Each year this organization of men came to the Children’s Home Society Orphanage.
All the boys and girls would get two dollars each. The men would take us in groups of five to downtown Jacksonville, Florida, to do some Christmas shopping.
I remember going with this one gentleman three years in a row. He would take us shopping, then he would ask us if we wanted to go to the movies. I remember watching him closely when we got to the theatre. I watched him as he pulled out his wallet to pay for our tickets. He looked over at me and just smiled with his great big smile. During the movie he bought us all the popcorn and candy that we wanted. I remember thinking how wonderful it was that someone would spend their own money on someone like us.
We all laughed at the funny movie and had a really good time. The man would laugh really hard and then he would pat me on top of the head. Then he would laugh really hard again and reach over and rustle my hair. I would just look at him, and he would just keep smiling with his great big wonderful smile.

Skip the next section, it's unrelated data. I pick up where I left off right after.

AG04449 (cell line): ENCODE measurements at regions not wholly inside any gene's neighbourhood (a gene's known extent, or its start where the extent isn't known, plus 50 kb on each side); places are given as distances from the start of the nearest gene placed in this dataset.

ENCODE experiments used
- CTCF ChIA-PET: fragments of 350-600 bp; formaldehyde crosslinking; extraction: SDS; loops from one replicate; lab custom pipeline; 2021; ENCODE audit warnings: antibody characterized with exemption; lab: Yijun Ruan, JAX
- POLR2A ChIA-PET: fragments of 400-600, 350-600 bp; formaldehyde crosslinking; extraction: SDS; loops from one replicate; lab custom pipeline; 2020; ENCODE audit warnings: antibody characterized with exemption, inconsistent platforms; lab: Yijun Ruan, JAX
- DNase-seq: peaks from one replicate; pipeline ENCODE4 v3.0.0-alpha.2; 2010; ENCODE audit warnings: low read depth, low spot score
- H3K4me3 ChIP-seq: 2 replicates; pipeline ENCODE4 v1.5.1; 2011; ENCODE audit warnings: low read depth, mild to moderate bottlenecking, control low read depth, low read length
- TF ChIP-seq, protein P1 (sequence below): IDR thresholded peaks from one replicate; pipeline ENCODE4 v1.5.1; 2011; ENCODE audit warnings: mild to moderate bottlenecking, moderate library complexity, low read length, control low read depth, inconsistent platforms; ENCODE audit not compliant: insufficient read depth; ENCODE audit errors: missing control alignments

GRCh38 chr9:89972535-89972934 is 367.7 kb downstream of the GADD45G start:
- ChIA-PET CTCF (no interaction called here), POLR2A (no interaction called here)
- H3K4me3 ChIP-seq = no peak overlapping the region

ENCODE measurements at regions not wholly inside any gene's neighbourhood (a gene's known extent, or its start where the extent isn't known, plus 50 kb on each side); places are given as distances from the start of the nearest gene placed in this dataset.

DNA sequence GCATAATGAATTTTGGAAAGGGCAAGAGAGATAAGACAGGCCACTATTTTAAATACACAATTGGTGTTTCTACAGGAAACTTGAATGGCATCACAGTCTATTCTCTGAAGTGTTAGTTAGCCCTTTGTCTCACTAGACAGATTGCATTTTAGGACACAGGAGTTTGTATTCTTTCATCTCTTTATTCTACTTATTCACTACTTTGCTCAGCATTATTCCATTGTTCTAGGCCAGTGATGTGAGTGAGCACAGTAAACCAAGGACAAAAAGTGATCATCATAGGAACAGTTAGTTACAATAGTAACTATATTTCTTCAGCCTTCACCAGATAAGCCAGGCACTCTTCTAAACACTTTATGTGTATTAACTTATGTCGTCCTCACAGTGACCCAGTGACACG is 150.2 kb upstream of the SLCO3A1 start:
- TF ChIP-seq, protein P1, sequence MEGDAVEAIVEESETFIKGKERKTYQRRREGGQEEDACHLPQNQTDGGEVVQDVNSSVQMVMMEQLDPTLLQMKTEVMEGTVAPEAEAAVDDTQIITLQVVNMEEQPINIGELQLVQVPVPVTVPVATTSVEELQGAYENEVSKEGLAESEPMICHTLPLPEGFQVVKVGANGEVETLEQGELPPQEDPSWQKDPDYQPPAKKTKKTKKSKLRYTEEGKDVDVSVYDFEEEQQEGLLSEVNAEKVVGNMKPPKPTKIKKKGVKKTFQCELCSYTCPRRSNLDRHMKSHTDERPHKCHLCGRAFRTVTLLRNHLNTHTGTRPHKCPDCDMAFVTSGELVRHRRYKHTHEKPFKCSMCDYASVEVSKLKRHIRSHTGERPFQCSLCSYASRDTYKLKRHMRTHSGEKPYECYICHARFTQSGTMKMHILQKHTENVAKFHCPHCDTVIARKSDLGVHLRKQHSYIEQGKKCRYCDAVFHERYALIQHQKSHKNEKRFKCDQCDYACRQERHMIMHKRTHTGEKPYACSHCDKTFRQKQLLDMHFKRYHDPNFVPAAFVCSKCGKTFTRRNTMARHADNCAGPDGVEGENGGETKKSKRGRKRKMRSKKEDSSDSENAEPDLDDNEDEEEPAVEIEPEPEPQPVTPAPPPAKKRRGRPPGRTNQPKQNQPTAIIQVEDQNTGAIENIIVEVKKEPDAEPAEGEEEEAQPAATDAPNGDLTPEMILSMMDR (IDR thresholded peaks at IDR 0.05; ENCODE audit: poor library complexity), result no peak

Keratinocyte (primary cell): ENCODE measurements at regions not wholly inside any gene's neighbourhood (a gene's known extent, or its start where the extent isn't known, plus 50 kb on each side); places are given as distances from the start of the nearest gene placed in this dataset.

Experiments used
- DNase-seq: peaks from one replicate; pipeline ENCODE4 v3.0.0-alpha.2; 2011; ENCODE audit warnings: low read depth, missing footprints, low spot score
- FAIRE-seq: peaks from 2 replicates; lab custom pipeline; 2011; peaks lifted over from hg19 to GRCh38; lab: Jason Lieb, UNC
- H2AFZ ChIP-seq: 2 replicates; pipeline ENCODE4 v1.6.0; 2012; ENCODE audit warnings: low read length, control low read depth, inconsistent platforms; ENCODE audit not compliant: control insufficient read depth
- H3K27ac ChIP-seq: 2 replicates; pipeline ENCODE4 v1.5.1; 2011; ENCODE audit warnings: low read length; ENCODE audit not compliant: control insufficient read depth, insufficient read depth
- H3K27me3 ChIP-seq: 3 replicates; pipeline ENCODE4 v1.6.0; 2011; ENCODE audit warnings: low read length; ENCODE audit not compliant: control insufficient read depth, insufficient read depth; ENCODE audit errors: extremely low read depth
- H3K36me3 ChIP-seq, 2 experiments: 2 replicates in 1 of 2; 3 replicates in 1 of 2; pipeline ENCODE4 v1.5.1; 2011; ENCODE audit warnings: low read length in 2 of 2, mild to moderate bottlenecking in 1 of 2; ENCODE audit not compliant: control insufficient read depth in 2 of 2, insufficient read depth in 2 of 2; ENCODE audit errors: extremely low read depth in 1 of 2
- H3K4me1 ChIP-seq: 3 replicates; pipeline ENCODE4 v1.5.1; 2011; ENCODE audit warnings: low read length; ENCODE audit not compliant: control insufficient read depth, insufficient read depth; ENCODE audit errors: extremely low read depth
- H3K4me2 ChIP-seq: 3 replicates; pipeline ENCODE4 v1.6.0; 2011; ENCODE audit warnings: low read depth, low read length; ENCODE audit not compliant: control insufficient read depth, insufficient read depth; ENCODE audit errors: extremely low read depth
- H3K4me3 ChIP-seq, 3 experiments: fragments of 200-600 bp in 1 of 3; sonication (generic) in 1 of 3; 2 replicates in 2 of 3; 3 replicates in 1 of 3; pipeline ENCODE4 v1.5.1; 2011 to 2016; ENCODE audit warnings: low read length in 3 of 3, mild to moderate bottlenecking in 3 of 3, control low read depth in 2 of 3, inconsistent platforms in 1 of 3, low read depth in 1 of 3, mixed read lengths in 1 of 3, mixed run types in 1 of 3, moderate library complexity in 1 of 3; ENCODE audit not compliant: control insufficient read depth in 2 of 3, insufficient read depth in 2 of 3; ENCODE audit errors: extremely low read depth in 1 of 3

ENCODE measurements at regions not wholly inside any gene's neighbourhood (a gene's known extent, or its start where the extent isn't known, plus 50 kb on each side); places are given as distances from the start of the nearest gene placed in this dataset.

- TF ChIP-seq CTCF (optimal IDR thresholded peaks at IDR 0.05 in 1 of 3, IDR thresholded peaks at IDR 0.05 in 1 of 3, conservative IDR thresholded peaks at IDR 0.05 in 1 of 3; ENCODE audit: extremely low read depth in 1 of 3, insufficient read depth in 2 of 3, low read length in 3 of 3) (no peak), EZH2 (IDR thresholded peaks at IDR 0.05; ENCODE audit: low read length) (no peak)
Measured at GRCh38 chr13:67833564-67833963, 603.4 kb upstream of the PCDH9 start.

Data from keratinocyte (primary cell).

That trip to the movies was the first time in my life that I ever felt as if someone really cared about me. It was a wonderful feeling which I have never forgotten, even to this day, decades later.
I don’t know if that man felt sorry for me, but I do know this: If I ever win the big lottery, that man will find out that he carried a million-dollar smile.
This is why I believe it is so important that organizations and clubs, such as the Shriners and Jaycees, continue to reach out and help the children who are less fortunate.
In my particular case, it was this one man’s personal act of kindness that will be remembered for years to come. Just one little simple act of kindness.
It is these little-tiny acts that will insure that when some confused child goes off the deep end one day, he or she will forever remember that small glimmer of kindness that was shown to them by someone. That little speck of hope, that little dim light of goodness that will forever be stuck somewhere in the far reaches of their confused mind.
I thank you, kind Sir, for a memory which I now share with my children and grandchildren fifty years later.
Roger Dean Kiser, Sr. [email protected]